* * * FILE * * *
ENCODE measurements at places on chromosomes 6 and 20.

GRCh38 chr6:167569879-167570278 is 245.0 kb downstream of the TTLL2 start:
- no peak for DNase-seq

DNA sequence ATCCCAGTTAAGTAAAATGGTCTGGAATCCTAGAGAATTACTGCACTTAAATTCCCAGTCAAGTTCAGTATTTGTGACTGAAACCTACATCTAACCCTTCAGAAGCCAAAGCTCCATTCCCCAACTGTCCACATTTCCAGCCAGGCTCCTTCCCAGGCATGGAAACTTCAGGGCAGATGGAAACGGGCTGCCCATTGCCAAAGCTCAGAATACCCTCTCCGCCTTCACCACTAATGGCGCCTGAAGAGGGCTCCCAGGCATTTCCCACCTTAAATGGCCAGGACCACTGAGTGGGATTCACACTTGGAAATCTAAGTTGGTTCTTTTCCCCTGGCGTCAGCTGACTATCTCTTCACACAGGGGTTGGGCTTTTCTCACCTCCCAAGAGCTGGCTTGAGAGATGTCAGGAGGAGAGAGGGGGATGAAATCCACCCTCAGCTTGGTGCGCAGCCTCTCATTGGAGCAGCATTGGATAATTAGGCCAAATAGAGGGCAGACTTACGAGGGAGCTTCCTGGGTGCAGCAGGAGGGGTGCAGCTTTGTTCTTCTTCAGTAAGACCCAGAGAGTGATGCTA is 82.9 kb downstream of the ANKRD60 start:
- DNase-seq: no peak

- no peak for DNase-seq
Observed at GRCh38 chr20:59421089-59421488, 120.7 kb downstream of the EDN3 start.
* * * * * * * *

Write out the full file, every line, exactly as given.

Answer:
ENCODE measurements at places on chromosomes 6 and 20.

GRCh38 chr6:167569879-167570278 is 245.0 kb downstream of the TTLL2 start:
- no peak for DNase-seq

DNA sequence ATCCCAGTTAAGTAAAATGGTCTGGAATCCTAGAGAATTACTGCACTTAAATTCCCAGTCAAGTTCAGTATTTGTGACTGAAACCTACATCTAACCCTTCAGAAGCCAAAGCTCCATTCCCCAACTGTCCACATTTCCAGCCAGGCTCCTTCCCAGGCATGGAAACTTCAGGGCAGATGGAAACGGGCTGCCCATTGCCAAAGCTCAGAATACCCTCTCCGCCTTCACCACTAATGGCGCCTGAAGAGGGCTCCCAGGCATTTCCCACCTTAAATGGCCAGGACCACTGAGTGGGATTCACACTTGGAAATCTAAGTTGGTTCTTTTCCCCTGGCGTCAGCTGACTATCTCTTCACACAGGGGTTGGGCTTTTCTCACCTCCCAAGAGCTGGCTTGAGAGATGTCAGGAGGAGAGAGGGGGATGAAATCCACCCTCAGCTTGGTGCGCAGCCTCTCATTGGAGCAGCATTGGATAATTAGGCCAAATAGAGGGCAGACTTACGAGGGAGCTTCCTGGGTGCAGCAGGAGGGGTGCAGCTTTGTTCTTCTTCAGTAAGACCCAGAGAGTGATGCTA is 82.9 kb downstream of the ANKRD60 start:
- DNase-seq: no peak

- no peak for DNase-seq
Observed at GRCh38 chr20:59421089-59421488, 120.7 kb downstream of the EDN3 start.